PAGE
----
An anonymous reader quotes a report from Ars Technica: Believers of 5G conspiracy theories have apparently been buying a $350 anti-5G USB key that -- not surprisingly -- appears to just be a regular USB stick with only 128MB of storage. As noted by the BBC today, the "5GBioShield" USB stick "was recommended by a member of Glastonbury Town Council's 5G Advisory Committee, which has called for an inquiry into 5G." The company that sells 5GBioShield claims it "is the result of the most advanced technology currently available for balancing and prevention of the devastating effects caused by non-natural electric waves, particularly (but not limited to) 5G, for all biological life forms." The product's website charges 283 British pounds for a single 5GBioShield, which converts to nearly $350. That's what it costs to get "protection for your home and family, thanks to the wearable holographic nano-layer catalyser, which can be worn or placed near to a smartphone or any other electrical, radiation or EMF emitting device." The USB stick apparently doesn't need to be plugged in to anything to work its magic. "It is always ON and working -- that's why we used quantum nano-layer technology," the company says in an FAQ. But what does the 5GBioShield actually consist of? The BBC pointed to a recent teardown by security company Pen Test Partners, which found that the device is just a USB stick with 128MB of storage. The company wrote: "When plugged in to our test machine we may have missed the bubble of 'quantum holographic catalyzer technology' appearing. The stick comes loaded with a 25 page PDF version of the material from 5GBioShield's website. It included a Q&A of distances for the "bubble" and how to know if it is working. It's an "always on" system apparently, is always working, powered or not, so no visual checks needed. A review of the stick's properties revealed nothing more than what you'd expect from a regular 128MB USB key. We weren't even sure that 128s are still in production!" The report says that the London Trading Standards has launched a probe to investigate this product. How will the company defend itself? BioShield Distribution Director Anna Grochowalska told the BBC, "We are in possession of a great deal of technical information, with plenty of back-up historical research," and "we are not authorized to fully disclose all this sensitive information to third parties, for obvious reasons."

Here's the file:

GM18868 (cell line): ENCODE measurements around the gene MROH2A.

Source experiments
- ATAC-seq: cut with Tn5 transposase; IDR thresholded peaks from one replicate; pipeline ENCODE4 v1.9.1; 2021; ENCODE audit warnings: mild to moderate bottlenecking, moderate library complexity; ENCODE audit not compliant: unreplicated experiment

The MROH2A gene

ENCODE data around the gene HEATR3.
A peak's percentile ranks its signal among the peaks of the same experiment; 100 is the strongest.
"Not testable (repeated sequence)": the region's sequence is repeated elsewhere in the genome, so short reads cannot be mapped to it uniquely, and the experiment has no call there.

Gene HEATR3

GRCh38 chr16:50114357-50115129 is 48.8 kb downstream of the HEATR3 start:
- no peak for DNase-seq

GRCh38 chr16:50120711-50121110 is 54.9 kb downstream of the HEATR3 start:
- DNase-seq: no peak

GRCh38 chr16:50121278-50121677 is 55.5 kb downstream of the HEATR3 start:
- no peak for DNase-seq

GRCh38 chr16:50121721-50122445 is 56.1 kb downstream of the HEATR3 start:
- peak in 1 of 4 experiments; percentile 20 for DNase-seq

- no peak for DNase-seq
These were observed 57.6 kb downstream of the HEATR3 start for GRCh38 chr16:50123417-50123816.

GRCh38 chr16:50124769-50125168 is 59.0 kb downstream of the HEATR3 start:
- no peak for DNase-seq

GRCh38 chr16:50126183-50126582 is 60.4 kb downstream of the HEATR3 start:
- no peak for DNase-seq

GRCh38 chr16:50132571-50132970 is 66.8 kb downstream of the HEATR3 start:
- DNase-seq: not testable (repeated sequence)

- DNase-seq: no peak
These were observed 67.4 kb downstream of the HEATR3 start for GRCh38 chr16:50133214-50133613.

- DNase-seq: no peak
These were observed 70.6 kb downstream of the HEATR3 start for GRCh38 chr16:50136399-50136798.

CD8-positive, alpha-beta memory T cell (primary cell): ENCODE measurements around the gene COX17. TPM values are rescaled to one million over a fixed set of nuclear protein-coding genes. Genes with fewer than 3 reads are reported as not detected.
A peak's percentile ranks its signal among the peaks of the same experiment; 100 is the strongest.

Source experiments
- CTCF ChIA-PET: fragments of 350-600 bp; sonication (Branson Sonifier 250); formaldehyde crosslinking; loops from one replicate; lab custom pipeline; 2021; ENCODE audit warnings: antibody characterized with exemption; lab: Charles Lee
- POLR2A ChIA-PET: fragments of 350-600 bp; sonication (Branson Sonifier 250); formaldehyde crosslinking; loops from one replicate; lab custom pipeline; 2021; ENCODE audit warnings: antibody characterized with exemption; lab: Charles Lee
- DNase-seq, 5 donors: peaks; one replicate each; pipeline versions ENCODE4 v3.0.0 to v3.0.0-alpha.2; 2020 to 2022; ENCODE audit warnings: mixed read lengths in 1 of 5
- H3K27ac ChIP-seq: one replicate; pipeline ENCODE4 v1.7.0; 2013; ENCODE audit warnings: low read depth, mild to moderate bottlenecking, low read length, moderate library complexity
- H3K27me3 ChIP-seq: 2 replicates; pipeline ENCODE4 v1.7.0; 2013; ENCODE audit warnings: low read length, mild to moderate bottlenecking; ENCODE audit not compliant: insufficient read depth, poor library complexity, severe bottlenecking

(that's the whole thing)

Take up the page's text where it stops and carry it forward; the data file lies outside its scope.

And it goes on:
Read more of this story at Slashdot.

Categories: Geek

Latest weekly Apple Pay promotion offers 30% purchases from Ray-Ban

9to5Mac - Thu, 05/28/2020 - 19:17

Apple has returned with a new weekly Apple Pay promotion. This time, you can get 30% off custom sunglasses or eyeglasses from Ray-Ban when you check out with Apple Pay.

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Categories: Geek

The Most Powerful Raspberry Pi Now Has 8GB of RAM

Slashdot - Thu, 05/28/2020 - 18:45
The Raspberry Pi Foundation has doubled the maximum amount of RAM available in the Raspberry Pi 4 to 8GB with a new device it's selling for $75. An anonymous reader writes: To take advantage of the RAM increase, the foundation is also releasing a new 64-bit version of its operating system in early beta. The new Raspberry Pi 4 is otherwise identical to the device that was announced in June last year, meaning it has the same ARM-based CPU, and HDMI, USB 3, and Ethernet ports. 8GB is a lot of RAM considering the Raspberry Pi's size and price. It's the same as many flagship smartphones released this year, and enough for an entry-level gaming PC. The Raspberry Pi Foundation says the additional memory should be useful for compiling large pieces of software, running heavy server workloads, or maybe just having more browser tabs open at once. We're sure that it won't take long for the community to come up with many interesting uses.